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sanders has a chance of stealing this from hillary clinton. >> bernie sanders says he will not give up and will not concede. if you look, there was low turn out caucuses for democrats. bernie sanders blamed some of that on his loss to hillary clinton. it was a convincing win for hillary clinton, if you look at some numbers. there was another troubling defence. 13% of the democratic electorate is african american. they went to hillary clinton by a substantial margin, you move to south carolina on saturday, and three days after the super-tuesday, and many of the dates involved in that, where the african american delegate represents half. that is a steep hill for bernie sanders to climb. >> hillary clinton did not come to josh starling, after the
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victory in nevada. she went to texas. another super-tuesday state. and she talked about some of the racial themes facing the african american community in her comment in houston. >> it's a blast from the jim crow blast. i thought we won that battle in the 1960s. to see it rear its ugly head is a disappoint: it's a barrier i intend to knock down. >> reporter: hillary clinton hitting the themes, enjoying support far and above bernie sanders among african-americans at this stage of the contest. >> mike viqueira live in south carolina. thank you so much. let's bring into the conversation the professor of campaign management. so good to have you with us.
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enjoy your perspective. there's so much to digest. i think the question i'm walking away with is a second placed finish. marco rubio, ted cruz, were you surprised how close it was. what do you credit it to. the endorsement from nicky hayley or is there problems in the campaign. looking at the polls, for those that thought the endorsement was important. that helped to put him ahead. it wasn't just nicky hayley's endorse: he had all the figures. i think the big trouble for ted cruz, south carolina was a must-win state. a state with a 67% turn out. that's his base. he should have done well. who won the evangelical - donald trump of all people.
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you look at that saying ted cruz has difficulty going forward. if he can't win in sarl rsh, where can he win. the campaign is making the case. he's the oun one to beat donald trump, marco rubio has not been having to do it. he's the best to go for it. >> when you break down the numbers in south carolina. marco rubio beat donald trump in a couple of counties. you move towards nevada. a couple of days away. the history of nevada republicans, they vote more establishment. who will voters go for. >> i think this is where marco rubio needs a victory. i think the campaign realises that. this is why me mentioned that he did well. we'll say hey, look. he didn't win iowa, didn't do well in new hampshire. he came second in south carolina. this is the fourth time out.
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is the guy going to win anything. that's the question. he has to do better than they expect him to do. even if they don't beat donald trump. he has to do better. >> a second place showing. they need a first. if not then, you have super-tuesday coming up and there's a lot of states up for grabs that he can do well in. at some point they'll see he's not the guy to beat donald trump. let's switch gears. bill clinton and bernie sanders are picking different states, where they put their focus on now. what is the break. what is the strategy for each campaign going forward. >> yes, it's fascinating. we heard bernie sanders pick certain states. he thinks he can do well in colorado, and sergio massa -- massachusetts, and we saw hillary clinton going to texas,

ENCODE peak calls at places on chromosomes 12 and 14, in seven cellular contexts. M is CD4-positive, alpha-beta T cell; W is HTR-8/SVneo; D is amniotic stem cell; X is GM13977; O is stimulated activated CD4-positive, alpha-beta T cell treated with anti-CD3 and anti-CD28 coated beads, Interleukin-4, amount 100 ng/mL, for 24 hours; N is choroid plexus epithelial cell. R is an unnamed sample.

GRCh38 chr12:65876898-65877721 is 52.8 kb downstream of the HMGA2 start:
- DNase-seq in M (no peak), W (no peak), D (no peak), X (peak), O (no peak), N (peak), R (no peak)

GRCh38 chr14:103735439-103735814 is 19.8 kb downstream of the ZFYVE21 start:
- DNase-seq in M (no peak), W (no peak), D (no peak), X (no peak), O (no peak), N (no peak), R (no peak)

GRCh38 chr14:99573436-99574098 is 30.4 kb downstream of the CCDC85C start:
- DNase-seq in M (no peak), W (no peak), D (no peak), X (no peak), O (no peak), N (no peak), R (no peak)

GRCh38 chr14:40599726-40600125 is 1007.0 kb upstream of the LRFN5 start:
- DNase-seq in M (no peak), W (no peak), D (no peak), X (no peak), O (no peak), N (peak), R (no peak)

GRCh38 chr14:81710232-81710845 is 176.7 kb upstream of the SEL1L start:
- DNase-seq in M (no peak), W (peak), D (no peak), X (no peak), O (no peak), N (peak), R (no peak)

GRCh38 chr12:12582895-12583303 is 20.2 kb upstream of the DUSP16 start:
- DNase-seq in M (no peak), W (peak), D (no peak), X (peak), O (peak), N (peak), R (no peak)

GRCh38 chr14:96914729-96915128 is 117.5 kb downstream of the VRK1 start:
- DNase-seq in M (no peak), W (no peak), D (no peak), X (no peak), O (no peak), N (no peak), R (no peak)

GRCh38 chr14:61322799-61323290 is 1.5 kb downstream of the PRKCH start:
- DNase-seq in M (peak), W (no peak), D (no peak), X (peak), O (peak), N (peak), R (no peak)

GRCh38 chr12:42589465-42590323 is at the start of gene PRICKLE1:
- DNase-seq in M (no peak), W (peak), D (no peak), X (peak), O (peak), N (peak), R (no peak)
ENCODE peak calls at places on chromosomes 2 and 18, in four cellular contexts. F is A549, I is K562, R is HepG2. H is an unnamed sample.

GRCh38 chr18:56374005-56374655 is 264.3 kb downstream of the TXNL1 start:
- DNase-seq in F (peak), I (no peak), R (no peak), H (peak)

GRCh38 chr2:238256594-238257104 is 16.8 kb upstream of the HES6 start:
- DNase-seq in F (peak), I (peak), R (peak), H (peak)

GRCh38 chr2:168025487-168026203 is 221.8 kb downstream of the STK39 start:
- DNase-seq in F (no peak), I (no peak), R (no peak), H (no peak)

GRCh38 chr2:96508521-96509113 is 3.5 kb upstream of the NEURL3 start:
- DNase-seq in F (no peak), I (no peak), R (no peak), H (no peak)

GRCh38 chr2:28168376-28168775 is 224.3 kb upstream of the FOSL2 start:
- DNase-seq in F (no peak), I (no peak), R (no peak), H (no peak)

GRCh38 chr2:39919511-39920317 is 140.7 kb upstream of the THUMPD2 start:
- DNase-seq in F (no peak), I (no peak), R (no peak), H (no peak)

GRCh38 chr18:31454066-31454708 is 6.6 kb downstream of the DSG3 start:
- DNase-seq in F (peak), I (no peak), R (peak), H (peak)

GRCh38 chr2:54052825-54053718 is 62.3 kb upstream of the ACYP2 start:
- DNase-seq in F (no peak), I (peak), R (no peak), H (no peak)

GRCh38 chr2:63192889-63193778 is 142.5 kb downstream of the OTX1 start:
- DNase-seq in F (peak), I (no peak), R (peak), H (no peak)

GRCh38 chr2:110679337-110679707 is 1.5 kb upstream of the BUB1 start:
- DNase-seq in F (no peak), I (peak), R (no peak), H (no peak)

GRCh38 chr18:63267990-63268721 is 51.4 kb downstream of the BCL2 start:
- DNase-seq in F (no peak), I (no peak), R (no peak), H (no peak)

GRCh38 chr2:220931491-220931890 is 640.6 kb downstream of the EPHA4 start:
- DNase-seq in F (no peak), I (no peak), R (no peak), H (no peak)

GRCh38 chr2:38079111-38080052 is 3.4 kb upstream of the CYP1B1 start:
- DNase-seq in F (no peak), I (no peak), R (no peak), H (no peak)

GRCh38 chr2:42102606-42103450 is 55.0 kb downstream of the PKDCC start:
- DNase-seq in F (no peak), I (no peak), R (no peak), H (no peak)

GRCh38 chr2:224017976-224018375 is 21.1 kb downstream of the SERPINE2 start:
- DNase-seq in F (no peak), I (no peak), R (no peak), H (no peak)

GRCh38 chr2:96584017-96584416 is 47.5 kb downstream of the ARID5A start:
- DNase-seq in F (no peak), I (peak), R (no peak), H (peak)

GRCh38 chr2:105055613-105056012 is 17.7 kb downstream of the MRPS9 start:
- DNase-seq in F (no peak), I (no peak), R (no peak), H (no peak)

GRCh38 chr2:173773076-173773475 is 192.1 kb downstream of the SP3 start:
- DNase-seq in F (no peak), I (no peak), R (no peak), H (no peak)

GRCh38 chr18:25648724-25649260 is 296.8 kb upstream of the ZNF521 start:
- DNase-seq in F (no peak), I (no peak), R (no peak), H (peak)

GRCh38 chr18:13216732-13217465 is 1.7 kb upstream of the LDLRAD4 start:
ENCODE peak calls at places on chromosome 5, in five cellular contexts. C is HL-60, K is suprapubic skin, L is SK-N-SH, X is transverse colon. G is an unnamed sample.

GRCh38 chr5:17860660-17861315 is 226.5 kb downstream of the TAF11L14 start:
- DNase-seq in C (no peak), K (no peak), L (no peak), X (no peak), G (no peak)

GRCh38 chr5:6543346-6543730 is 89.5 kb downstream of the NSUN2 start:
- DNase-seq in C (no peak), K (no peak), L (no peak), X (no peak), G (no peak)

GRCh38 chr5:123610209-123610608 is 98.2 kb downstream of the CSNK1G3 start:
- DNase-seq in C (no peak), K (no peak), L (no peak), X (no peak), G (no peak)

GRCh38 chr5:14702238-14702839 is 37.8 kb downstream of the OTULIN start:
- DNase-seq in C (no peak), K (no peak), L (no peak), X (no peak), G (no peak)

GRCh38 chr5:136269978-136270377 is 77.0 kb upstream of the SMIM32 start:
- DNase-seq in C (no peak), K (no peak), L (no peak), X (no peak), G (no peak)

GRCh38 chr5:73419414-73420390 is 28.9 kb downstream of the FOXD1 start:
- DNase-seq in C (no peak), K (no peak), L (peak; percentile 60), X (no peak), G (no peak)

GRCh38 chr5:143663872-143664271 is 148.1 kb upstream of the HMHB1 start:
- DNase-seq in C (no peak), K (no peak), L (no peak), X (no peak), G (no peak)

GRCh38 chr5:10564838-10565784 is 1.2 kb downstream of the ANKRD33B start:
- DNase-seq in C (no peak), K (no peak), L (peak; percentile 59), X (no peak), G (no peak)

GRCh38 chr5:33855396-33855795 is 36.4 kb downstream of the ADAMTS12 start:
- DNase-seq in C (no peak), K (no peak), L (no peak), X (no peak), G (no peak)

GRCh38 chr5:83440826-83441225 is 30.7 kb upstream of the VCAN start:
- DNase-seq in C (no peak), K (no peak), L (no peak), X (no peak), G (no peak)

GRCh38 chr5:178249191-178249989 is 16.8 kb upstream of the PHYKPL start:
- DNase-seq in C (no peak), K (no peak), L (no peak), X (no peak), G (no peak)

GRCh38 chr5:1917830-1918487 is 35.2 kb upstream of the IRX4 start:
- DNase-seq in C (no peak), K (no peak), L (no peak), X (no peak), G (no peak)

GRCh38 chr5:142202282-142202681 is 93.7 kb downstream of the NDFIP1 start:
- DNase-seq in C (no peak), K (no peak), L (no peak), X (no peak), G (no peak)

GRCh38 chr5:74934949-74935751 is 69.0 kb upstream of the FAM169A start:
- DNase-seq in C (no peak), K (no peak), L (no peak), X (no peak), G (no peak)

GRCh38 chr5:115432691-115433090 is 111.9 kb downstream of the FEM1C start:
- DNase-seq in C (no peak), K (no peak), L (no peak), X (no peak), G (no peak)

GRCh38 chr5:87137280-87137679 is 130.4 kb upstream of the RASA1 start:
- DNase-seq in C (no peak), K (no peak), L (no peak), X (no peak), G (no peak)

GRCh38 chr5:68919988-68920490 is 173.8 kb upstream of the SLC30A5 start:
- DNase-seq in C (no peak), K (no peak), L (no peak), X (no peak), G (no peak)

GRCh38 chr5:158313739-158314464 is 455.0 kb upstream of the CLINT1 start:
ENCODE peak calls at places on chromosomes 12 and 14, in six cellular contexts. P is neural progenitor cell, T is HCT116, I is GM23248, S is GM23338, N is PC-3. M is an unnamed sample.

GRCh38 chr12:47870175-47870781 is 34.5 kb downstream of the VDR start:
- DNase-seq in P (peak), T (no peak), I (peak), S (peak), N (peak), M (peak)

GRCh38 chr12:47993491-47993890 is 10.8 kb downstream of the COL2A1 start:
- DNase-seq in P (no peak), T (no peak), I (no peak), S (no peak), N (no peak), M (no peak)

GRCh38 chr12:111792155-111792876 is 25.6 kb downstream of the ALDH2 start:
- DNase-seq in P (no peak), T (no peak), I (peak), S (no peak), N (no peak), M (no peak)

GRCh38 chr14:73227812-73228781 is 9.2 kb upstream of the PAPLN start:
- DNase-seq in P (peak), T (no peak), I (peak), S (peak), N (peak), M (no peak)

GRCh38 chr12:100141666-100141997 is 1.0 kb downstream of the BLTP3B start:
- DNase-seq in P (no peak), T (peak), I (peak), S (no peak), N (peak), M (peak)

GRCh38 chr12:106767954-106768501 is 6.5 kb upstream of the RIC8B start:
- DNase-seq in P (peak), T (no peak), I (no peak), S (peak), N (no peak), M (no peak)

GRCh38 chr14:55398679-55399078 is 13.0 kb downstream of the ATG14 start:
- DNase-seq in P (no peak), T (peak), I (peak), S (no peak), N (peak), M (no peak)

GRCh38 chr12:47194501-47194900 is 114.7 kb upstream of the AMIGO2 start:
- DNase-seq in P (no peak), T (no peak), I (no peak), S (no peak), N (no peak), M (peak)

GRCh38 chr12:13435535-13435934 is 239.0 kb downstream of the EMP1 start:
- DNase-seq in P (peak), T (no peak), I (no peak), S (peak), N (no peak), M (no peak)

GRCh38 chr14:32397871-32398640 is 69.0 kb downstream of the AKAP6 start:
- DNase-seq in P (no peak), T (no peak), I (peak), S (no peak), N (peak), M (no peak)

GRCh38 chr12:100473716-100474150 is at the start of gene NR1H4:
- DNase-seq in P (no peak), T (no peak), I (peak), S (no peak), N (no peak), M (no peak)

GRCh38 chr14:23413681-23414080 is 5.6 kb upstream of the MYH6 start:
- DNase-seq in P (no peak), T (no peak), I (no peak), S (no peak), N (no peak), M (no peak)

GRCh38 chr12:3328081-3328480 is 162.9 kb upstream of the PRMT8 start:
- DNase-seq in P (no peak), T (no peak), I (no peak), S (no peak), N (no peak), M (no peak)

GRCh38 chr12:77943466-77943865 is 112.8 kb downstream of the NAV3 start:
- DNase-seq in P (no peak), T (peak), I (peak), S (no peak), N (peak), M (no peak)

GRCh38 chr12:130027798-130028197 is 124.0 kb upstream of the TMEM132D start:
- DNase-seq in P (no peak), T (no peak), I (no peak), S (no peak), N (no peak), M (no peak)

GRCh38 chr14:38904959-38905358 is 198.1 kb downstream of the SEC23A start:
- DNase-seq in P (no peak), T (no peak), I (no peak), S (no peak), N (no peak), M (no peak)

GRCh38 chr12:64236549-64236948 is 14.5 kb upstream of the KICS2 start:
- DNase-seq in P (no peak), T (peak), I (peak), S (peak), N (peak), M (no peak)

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california, and not south carolina which is the next primary. she is going to the states she can get delegates. and he is at states where he feels he can get a win. this is a promise. he didn't win the expectations. >> we are looking at live pictures of bernie sanders at this campaign event in south carolina. does he have a chance at all of getting the momentum built up within the week. he was able to build quickly. so quickly in other states. could he give hillary clinton a challenge. i don't think he can count bernie sanders out. he has closed the gap. it's fascinating to watch. he had 50 points, coming within five or four of her. so he could - he's spendle time there. it's tough for him. the african-american turn out is
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sewage. he showed that he may have weaknesses, that is the strength. it will be interesting. he didn't mention josh starling. jumping ahead. it mistakes to the fact that they think south carolina could be a challenge. >> interesting that hillary clinton is campaigning for cash in california. >> cash is very important. >> it's very important in american politics. new york n.y.u. professor. thank you for being on set with us again. appreciate this i want to switch gears and talk about a major story, a vigil is held in kalamazoo michigan to honour the victims of last night's mass shootings where six were killed and two other wounded. uber confirms that the gunman was a driver for the ride sharing company. these are live pictures. a crime that shook the
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community. innocent people. michigan governor visited families of the victims and ordered state flags to be lowered at half mast in their honour, here you see people that perished in the horrible shooting. >> reporter: the latest in a series of mass shootings rocking the us. if it was gang violence, there's things to work on there. when a random individual decides to be evil. i don't know how you stop that at least six in the community are dead. two clinging to life and for now no one knows. >> this is your worst nightmare, where you have someone driving around randomly killing people.